8/17/13 5:07 PM

UpFront Virginia’s gubernatorial candidates are fortunate that the Capitol Steps reserve their satirical barbs

place 90 minutes before showtime each Friday night. “It’s a fast turnaround business,” Eaton says. Newton goes further: “It’s very terrifying for the first couple of years in the group. Then they get used to it. People ask us if our show is improvised. I say, ‘Not if we remember the words!’” William Biddle can attest to the fact that jokes about national news and politicians go over well outside D.C. He is executive director of the Ferguson Center for the Arts at Christopher Newport University in Newport News, where the Capitol Steps are slated to perform Nov. 2—for the third time in nine seasons. “Each year on surveys,” Biddle says, “people ask us to bring them back.” (In a small-world connection, the Steps’ Eaton worked in the 1980s for then-Senator Paul Trible Jr., now president of CNU.) It’s anybody’s guess which politicians and events will make headlines this fall and provide fodder for the Steps. At a summer show, jokes about disgraced New York City mayoral candidate Anthony Weiner were a given,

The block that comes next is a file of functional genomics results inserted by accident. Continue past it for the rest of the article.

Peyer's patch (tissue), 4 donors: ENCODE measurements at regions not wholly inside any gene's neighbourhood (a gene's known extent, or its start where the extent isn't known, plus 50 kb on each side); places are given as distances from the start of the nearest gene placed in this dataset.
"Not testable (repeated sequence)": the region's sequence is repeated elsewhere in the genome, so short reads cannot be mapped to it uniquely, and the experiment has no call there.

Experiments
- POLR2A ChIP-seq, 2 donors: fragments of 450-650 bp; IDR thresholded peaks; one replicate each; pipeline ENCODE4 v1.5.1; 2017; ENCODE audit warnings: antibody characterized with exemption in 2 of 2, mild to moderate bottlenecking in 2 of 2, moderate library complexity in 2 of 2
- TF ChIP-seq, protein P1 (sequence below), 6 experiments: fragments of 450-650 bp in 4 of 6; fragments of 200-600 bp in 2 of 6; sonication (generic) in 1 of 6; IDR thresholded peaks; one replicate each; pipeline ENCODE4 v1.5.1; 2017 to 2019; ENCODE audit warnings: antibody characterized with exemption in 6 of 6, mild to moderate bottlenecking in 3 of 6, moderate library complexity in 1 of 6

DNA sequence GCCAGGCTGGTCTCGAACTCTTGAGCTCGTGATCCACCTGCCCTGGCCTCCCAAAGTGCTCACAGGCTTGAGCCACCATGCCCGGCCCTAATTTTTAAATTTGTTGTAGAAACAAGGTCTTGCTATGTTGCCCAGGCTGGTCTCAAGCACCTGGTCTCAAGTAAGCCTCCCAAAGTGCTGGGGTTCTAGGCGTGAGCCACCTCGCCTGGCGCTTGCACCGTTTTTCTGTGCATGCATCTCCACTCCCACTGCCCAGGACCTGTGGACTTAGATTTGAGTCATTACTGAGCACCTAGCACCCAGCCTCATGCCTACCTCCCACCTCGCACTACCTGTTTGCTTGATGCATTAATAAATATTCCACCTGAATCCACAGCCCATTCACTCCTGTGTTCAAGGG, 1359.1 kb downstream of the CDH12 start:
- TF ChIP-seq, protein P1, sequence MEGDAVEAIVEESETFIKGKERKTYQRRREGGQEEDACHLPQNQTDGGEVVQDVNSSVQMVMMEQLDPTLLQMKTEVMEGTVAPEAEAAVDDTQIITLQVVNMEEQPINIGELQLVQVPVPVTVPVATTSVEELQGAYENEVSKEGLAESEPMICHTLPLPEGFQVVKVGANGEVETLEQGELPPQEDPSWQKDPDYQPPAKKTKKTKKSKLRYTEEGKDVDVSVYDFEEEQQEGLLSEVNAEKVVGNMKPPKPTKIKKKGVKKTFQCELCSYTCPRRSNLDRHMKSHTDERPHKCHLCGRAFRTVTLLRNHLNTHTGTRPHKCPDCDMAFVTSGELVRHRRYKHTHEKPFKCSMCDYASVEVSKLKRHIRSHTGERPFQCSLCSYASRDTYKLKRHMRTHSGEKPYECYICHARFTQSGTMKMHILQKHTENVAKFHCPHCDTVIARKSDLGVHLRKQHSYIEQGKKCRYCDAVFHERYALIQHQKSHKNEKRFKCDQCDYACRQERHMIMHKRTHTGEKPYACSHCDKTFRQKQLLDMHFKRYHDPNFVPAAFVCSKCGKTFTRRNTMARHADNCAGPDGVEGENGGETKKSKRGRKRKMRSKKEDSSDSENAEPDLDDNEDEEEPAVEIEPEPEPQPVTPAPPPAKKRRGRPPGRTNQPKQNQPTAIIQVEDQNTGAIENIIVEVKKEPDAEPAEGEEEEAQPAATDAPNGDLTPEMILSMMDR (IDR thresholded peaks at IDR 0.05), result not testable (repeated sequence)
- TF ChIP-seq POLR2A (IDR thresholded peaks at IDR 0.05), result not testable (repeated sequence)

for federal politicians and national news. Otherwise, Messrs. McAuliffe and Cuccinelli would be ripe for skewering when the renowned comedy troupe brings its successful brand of satire from Washington, D.C., to the Commonwealth this fall with two performances leading up to the Nov. 5 election. Consider, for instance, how the Steps handled various topics-du-jour during one of its regular weekend shows in the District this summer. Performances are as low-tech as they are fast-paced. Backed by a lone keyboardist, and with no real scenery to speak of, five of the troupe’s 31 members took turns singing songs and donning silly costumes to the delight of a clearly appreciative audience at the Ronald Reagan Building and International Trade Center. Impersonations ranged from British royals and a Somalian pirate to a National Security Agency official dressed in a dark suit, sunglasses and a head-mounted “satellite dish” that had been hastily, cheekily fashioned from a stainless steel vegetable steamer. Familiar melodies and stinging one-liners abounded. Leave it to the Steps to find fun beneath serious issues such as domestic surveillance, immigration reform, the sluggish economy and the unpredictable leadership of North Korea. In an early sketch, unnamed Republican members of Congress debate how to boost their appeal among women and minorities to the tune of the “Battle Hymn of the Republic.” Unable to decide, they state the obvious: “Let’s deny Barack a third term. That’s something we could win!” They’re replaced onstage by President Obama, who says people often ask him how to start a small business in a down economy. “And here’s your answer: You start a big business ... and you wait.” (Guffaws follow.) Then an Al Jazeera network executive announces “big plans to expand our audience of American infidels.” The network’s sitcoms, he quips, soon will include Allah in the Family, Everybody Loves Ramadan and How I Met Your Mullah. Whether you’re laughing or groaning, rest assured this Previous page: Elaina Newton. Above: Mike Tilford as Pope Francis, Mike Thornton as Hugh Jim has been the Steps’ tongue-in-cheek, irreverently nonBecile, Mike Carruthers as the late Kim Jong II, Morgan Duncan as President Obama, Janet Gordon partisan approach toward current events since the group explaining the facets of Obamacare, Newton as herself. was formed in December 1981 by three Capitol Hill senatorial staffers—Elaina Newton, Jim Aidala and the late as was a monologue by a gumshoe-style private Bill Strauss, who died in 2007. These days, many of the group’s members Thank you detective hired to track down NSA whistleblower boast prior experience in theater, improvisational comedy or music compoEdward Snowden. The recession has been rough, sition. Far from remaining an “inside the Beltway” phenomenon, the group very much, the detective complained. “I’ve been working less now performs around the country and has been featured on national TV Capitol Steps. than Paula Deen during Black History Month.” and radio shows, including Good Morning America, Nightline and National The same show poked fun at Vice President Joe Public Radio’s All Things Considered. Based in Alexandria, the group also Now you're all Biden for a tendency to say too much, too soon. has released dozens of albums (its latest is Fiscal Shades of Gray) and performed for five U.S. presidents (Ford, Clinton, Reagan and both Bushes). under arrest.” Wielding a fake guitar, he was joined onstage by House of Representatives Minority Leader Nancy Reagan, always the showman, cracked the group up when he joined them Pelosi, and “Mr. Excitement,” Sen. Harry Reid of Nevada. To laughter and onstage following their performance and said, “Thank you very much, applause, the unlikely trio reworked Lyin’ Eyes by the Eagles into Ain’t No Capitol Steps. Now you’re all under arrest.” Way to Hide This Biden Guy. Longtime Steps fan Jan Du Plain gushed about the group moments Politicians rarely complain about being the butt of the Steps’ jokes, before a recent show at the Reagan Building. “It’s such a brilliant concept,” Newton says. They’ve been more often aggravated when they’re not says Du Plain, president and CEO of Falls Church-based public relations featured in a song. firm Du Plain Enterprises. “If they hadn’t done it, it would have had to be “A lot of these guys invite us to perform or have, over the years, come to done, because we need laughter in the nation’s capital.” shows,” she adds. “I think they realize having a sense of humor is imporPossibly even more impressive than the Steps’ live performances is how tant with voters.” ❉ quickly the group prepares and memorizes new material. Early each week, Newton, one of the troupe’s founding members, brainThe Capitol Steps perform Friday and Saturday nights at the Ronald Reagan storms with Mark Eaton, who joined the Steps in 1993, to write new lyrics Building and International Trade Center in Washington, D.C. They will to hit pop songs and old standards. They email the lyrics to the rest of the perform in Virginia at the Cultural Arts Center of Glen Allen Sept. 7 and at troupe on Wednesday afternoon. the Ferguson Center for the Arts in Newport News Nov. 2. For a complete “I’ll say, ‘Here are the words. Do you know the tune? If not, look it up performance schedule, go to on YouTube,’” Newton explains. The troupe’s only full rehearsal takes